Ben-Eliezer presents plan to boost employment among haredim

Main components include more training options, support for employers and haredi mothers, and encouragement of IDF and civil service.

May 17, 2010 07:23
2 minute read.
Binyamin Ben-Eliezer visits Afula

Binyamin Ben-Eliezer visits Afula 311. (photo credit: Yoram Cohen)


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On the same day the Central Bureau of Statistics released data showing that haredi participation in the workforce was the lowest of all Israeli religious groups, Industry, Trade and Labor Minister Binyamin Ben-Eliezer presented Prime Minister Binyamin Netanyahu on Sunday with his ministry’s program to encourage haredi employment, during a special meeting on the subject.

The program will focus on four facets of helping promote haredi workforce participation, and strive to set a long-term change in motion within that sector.

Vocational training options for haredi women will be expanded and adapted to the market’s needs, according to the plan. Engineering training for haredi men will also be broadened and made more accessible through scholarships. Preparatory programs will be made available for haredim who wish to pursue academic studies but lack the sufficient background, and an information center will provide details of the options available for those interested in vocational training or higher studies.

The ministry’s plan also hopes to present haredim with the option of learning core-curriculum subjects, such as English, math and science. Haredi high schools are currently not legally bound to teach such subjects, which are an essential component of successful integration in the work market, according to the ministry.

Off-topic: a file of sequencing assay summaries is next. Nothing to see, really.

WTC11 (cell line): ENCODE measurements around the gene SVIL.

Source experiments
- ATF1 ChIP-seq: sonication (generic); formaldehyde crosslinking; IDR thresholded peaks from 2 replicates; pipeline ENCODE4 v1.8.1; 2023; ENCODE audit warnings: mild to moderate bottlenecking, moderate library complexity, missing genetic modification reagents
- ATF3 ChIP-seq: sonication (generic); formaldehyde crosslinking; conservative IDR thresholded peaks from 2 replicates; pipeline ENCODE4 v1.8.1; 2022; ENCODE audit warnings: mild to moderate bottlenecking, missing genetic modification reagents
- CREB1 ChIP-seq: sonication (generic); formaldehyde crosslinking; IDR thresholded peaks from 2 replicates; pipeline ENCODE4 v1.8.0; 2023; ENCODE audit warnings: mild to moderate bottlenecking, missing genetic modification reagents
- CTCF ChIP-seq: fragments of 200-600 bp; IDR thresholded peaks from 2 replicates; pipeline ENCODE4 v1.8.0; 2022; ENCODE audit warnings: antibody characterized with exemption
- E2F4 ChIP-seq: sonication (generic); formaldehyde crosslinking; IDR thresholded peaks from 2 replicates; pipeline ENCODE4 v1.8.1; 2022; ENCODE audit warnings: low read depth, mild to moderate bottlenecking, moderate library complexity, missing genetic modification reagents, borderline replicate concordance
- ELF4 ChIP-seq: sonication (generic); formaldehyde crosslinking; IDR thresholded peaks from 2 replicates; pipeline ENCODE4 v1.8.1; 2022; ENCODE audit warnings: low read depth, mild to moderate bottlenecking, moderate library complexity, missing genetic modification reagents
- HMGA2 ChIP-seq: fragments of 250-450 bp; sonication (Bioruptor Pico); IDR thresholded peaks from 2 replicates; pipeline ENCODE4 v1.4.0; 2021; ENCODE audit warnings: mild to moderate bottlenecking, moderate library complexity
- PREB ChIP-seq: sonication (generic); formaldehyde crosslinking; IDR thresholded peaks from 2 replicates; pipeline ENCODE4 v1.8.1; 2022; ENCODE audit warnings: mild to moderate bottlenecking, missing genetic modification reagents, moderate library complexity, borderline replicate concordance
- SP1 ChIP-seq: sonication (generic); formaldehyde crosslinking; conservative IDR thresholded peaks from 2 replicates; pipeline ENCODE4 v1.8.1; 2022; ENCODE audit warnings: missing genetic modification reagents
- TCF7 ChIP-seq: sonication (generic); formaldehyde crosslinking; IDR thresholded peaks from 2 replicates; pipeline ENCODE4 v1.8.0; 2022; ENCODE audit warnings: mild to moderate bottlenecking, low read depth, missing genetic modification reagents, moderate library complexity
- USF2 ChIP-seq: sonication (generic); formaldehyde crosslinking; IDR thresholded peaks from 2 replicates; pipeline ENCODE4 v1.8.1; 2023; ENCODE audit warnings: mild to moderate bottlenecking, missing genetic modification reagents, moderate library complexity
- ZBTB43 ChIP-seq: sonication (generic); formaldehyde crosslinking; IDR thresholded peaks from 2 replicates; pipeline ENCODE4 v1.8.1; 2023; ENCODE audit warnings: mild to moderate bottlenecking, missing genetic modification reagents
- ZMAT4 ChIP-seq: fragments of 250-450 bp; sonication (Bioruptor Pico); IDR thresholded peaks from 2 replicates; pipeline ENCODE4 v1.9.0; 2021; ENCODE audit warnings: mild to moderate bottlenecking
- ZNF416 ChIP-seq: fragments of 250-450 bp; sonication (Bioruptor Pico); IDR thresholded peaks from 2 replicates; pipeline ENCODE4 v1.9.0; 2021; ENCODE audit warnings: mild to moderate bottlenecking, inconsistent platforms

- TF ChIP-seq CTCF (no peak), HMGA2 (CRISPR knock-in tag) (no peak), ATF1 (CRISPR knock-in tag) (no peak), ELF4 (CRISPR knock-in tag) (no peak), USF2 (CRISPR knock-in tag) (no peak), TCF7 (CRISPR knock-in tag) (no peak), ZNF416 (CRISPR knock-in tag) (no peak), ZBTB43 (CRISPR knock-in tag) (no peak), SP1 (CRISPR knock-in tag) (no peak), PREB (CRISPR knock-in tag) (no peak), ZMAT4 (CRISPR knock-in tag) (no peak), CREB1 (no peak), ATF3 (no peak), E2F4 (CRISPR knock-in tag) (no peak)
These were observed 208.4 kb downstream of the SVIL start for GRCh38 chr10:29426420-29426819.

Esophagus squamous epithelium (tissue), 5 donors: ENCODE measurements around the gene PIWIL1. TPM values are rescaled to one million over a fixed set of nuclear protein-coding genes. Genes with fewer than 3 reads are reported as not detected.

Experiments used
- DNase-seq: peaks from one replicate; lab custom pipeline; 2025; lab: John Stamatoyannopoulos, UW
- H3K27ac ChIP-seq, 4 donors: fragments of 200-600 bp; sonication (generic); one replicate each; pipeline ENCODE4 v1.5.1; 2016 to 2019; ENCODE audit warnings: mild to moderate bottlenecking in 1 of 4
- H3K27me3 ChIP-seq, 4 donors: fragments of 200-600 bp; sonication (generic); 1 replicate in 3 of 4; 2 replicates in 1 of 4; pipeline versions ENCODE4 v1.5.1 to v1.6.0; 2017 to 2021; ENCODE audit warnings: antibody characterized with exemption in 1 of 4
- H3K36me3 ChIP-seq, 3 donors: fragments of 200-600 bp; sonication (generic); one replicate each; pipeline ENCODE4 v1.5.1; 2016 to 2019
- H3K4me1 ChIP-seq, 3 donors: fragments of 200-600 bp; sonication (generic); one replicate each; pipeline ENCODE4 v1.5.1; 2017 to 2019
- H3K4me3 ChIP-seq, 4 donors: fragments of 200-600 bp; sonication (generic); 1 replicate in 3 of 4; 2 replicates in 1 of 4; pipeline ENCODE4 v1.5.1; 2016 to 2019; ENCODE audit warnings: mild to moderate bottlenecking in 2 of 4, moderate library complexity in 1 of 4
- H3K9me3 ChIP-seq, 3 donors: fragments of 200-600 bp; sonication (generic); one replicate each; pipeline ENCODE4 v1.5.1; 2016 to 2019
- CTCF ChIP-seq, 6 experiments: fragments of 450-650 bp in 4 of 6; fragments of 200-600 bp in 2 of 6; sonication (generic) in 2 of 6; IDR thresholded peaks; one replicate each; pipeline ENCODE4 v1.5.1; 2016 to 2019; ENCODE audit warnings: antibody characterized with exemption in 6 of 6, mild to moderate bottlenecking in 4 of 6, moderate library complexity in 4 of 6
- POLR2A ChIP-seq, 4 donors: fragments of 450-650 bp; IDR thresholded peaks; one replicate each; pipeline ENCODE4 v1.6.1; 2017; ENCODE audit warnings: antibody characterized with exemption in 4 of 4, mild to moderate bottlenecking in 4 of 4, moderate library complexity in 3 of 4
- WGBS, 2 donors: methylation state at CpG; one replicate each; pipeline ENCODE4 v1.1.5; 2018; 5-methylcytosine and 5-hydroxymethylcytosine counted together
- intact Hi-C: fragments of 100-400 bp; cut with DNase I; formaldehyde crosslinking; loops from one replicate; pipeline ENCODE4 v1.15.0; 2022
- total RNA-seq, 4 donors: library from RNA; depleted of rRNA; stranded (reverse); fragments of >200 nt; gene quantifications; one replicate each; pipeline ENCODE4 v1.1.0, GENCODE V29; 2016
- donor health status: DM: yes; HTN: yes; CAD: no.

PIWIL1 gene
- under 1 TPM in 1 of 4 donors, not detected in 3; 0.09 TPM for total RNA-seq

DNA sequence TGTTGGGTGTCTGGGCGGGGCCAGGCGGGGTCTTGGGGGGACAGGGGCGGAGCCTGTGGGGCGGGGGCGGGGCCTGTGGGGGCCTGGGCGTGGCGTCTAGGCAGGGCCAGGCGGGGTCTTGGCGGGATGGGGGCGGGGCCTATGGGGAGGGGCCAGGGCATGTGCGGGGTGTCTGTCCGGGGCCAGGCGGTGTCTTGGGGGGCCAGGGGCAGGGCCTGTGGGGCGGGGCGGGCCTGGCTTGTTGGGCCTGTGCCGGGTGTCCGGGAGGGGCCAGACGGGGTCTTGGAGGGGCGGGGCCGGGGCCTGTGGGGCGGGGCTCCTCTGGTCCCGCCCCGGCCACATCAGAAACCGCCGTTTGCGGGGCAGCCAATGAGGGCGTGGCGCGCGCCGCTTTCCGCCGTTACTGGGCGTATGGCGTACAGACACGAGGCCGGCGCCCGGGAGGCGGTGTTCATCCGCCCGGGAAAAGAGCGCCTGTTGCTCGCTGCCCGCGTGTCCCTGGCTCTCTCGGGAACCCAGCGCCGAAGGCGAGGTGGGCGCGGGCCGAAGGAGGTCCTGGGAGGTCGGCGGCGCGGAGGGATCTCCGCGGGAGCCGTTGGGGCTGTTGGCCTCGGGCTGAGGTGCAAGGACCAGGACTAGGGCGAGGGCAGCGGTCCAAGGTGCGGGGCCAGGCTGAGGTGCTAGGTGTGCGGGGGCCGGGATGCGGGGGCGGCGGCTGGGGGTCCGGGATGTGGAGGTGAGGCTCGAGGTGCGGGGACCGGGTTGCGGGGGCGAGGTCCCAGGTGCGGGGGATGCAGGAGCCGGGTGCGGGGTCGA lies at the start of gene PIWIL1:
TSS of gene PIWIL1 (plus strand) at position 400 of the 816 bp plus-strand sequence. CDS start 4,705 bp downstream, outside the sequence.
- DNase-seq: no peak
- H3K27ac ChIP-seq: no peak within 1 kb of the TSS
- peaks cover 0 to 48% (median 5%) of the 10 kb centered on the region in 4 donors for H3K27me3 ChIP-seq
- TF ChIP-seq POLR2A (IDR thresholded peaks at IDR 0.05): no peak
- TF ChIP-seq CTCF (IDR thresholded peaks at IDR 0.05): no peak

The second part of the plan pertains to employers, who will receive benefits for hiring haredim. The ministry will also continue encouraging and aiding haredi entrepreneurship and small businesses, as well as providing grants for the establishment of industrial zones in the vicinity of haredi populaces, which tend to prefer working near their homes in an atmosphere that corresponds to their lifestyle.

Third, the ministry notes the importance of continuing to improve the services provided by the existing Employment Development Centers for Haredim (MAFTEAH), and stresses the need to provide subsidized daycare centers for the children of working haredi women.

The final dimension of the plan deals with the need to continue augmenting the numbers of haredim who enlist in the IDF or take part in national volunteer service. Such frameworks, according to the ministry, have engendered significant changes among young haredi men who seek to join the workforce. The ministry also suggests limiting the quota of haredim who may serve as volunteers within haredi frameworks, in order to expose the young men to the general Israeli work market.

Upon presenting the program, Ben-Eliezer ordered the immediate appointment of a head of staff for haredi employment, to ensure the plan’s implementation.

Last week, Ben-Eliezer met with various haredi leaders and stressed the need to join forces in order to bring as many haredim as possible into the Israeli workforce.

“The sights on the haredi streets are not easy – squalor and crowdedness prevail. I don’t like that, and am sure you don’t either,” he told the haredi leadership. “And that’s what we must change.”

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